In the first stanza of this poem, the speaker seems restless, wandering through the streets of London near the banks of the river Thames. As he looks at the faces of those people he passes, he sees their sadness and their pain. This seems to suggest some link between the "charter'd street[s]," "charter'd Thames," and the depressed and miserable people of the city. This is further affirmed by the second stanza's reference to the "mind-forg'd manacles" worn by the people of London: the chimney sweeps, the soldiers, the prostitutes, and even the babies and the church-goers suggested by the third and fourth stanzas.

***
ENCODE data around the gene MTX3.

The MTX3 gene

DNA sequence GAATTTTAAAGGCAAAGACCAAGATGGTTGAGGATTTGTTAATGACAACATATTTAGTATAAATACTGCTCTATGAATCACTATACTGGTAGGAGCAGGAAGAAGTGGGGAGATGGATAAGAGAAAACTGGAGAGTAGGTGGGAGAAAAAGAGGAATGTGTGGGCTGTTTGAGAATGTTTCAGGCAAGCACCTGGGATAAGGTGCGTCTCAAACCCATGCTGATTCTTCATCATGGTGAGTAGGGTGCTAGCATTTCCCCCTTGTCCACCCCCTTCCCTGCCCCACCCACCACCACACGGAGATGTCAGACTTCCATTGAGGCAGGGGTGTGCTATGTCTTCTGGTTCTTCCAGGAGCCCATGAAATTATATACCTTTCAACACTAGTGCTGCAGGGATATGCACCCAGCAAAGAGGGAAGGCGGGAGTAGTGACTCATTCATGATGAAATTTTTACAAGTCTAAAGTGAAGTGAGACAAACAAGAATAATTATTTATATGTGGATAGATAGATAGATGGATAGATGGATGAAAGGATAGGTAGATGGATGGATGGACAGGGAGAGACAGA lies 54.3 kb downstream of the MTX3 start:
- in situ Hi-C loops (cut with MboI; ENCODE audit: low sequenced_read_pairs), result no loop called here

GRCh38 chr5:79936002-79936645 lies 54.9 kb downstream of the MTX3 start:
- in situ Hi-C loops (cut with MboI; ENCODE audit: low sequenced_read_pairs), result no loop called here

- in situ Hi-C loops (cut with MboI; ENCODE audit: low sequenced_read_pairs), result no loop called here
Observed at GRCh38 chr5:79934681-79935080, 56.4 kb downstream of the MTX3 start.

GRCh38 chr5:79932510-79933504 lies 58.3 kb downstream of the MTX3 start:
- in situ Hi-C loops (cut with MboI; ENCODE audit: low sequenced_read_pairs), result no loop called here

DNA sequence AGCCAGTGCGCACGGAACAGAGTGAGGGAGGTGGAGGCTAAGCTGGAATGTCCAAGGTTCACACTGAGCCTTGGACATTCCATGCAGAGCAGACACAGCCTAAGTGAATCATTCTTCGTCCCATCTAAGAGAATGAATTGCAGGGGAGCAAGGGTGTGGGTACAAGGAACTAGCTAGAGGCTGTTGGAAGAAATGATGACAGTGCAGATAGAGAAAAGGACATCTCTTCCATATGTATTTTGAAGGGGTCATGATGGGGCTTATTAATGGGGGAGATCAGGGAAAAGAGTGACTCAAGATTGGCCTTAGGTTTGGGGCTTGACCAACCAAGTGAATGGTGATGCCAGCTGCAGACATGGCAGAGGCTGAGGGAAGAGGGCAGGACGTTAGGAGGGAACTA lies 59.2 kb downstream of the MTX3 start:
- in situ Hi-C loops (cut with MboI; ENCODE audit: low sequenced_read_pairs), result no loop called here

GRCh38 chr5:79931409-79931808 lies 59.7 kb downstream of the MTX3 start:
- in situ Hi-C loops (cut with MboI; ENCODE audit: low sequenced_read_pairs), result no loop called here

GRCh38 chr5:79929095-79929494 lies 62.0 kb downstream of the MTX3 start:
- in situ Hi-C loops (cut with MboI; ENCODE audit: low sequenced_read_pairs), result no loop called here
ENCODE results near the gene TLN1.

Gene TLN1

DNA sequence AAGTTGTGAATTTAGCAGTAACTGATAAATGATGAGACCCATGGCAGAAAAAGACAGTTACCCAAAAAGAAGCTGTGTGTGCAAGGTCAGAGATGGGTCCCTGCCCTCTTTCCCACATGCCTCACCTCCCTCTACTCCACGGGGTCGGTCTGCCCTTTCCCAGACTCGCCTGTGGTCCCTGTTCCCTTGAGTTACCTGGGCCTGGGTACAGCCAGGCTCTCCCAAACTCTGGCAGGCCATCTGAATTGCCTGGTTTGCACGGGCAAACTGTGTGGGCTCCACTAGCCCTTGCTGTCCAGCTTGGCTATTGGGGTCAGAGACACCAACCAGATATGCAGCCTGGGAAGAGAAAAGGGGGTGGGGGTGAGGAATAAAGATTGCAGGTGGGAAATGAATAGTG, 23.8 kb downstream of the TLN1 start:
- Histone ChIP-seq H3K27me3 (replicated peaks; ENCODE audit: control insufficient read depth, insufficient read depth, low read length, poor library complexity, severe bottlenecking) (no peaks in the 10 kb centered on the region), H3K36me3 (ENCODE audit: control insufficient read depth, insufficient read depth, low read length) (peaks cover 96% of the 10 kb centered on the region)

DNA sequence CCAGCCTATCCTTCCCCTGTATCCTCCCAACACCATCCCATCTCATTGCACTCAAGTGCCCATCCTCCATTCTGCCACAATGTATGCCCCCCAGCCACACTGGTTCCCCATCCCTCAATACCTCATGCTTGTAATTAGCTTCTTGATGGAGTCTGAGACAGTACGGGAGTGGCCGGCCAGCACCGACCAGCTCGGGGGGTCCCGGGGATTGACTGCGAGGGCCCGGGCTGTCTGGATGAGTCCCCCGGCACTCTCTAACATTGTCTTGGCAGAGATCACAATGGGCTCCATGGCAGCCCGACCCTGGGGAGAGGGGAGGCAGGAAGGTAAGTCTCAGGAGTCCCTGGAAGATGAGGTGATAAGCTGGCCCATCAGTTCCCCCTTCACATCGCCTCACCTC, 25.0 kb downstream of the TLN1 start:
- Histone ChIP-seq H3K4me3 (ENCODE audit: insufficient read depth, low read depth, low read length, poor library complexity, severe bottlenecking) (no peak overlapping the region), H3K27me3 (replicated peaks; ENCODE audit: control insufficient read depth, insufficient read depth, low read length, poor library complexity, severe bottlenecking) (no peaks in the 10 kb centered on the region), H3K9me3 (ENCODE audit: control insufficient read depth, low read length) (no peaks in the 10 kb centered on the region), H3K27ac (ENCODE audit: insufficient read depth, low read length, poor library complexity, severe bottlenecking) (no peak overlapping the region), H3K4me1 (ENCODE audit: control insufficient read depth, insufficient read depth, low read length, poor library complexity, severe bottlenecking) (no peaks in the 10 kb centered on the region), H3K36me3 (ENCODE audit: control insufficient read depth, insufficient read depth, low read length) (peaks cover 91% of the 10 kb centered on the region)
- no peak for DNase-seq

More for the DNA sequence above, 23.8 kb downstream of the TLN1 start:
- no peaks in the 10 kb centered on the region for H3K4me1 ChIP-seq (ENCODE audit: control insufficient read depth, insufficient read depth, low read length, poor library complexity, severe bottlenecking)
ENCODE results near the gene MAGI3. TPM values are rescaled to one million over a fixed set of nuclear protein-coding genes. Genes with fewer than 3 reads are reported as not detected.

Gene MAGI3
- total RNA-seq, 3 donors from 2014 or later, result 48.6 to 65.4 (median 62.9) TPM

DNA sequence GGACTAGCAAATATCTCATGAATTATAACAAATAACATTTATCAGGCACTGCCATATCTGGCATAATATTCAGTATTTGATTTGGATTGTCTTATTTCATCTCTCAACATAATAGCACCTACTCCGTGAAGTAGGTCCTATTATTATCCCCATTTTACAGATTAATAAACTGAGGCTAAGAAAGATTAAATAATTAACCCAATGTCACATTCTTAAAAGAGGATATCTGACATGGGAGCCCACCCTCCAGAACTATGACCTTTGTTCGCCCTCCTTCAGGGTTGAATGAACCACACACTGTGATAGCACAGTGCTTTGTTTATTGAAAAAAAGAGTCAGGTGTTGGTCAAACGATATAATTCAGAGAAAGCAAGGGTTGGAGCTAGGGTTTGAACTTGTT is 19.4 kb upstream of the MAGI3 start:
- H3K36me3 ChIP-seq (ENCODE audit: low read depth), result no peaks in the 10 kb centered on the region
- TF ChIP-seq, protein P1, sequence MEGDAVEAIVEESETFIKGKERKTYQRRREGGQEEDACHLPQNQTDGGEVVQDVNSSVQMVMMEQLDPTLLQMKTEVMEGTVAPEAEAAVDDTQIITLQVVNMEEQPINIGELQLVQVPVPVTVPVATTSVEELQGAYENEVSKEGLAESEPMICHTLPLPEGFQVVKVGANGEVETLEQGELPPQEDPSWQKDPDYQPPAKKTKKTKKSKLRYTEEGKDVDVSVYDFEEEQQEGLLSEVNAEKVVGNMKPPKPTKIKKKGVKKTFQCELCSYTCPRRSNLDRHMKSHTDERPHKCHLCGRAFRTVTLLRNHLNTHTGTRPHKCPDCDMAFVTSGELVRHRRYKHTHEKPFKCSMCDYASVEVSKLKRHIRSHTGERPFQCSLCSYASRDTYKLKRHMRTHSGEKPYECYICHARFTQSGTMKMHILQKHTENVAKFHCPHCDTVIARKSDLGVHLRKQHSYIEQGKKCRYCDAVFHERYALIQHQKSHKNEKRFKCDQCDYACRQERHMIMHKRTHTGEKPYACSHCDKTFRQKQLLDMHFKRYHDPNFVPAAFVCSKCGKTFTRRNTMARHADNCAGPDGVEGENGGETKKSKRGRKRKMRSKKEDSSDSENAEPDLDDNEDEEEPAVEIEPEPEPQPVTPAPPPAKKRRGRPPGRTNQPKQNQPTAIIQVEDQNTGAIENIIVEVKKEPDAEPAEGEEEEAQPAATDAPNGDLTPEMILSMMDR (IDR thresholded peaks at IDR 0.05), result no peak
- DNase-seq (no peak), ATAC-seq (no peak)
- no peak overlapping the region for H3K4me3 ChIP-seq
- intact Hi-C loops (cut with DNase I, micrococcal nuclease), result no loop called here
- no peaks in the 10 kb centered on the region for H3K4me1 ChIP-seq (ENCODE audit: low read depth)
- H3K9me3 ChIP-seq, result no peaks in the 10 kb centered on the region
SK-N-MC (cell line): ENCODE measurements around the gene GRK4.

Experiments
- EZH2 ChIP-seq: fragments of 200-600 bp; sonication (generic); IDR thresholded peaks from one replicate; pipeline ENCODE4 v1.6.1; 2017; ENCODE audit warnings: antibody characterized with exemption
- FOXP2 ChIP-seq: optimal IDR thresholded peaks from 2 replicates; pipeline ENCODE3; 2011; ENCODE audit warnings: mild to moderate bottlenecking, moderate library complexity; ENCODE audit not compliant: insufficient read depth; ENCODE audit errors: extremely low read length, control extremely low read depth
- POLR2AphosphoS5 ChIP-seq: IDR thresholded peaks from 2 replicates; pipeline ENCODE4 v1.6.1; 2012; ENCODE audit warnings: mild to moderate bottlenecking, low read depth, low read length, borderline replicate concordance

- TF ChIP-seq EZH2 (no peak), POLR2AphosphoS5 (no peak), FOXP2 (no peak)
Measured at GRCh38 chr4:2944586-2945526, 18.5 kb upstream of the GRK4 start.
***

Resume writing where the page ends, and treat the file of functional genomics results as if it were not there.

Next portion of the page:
Thus, the word "charter'd" (in lines one and two) seems to suggest both confinement and having been mapped out (like how we might think of "charted territory"—land that has been mapped out). The streets and river seem to enclose or confine the people of the city, where their roles and lives have been "charter'd," or mapped out for them, so that they lack real freedom or possibility. The speaker says that "each [...] street" is "charter'd," suggesting the idea that, in the city, there are no places where there is room for imagination, nature, fantasy, or possibility. Everything is determined, regulated, and bounded, compounding the misery of the inhabitants and their sad lives, which inevitably continue in this way until they end up in the "hearse" of the final line.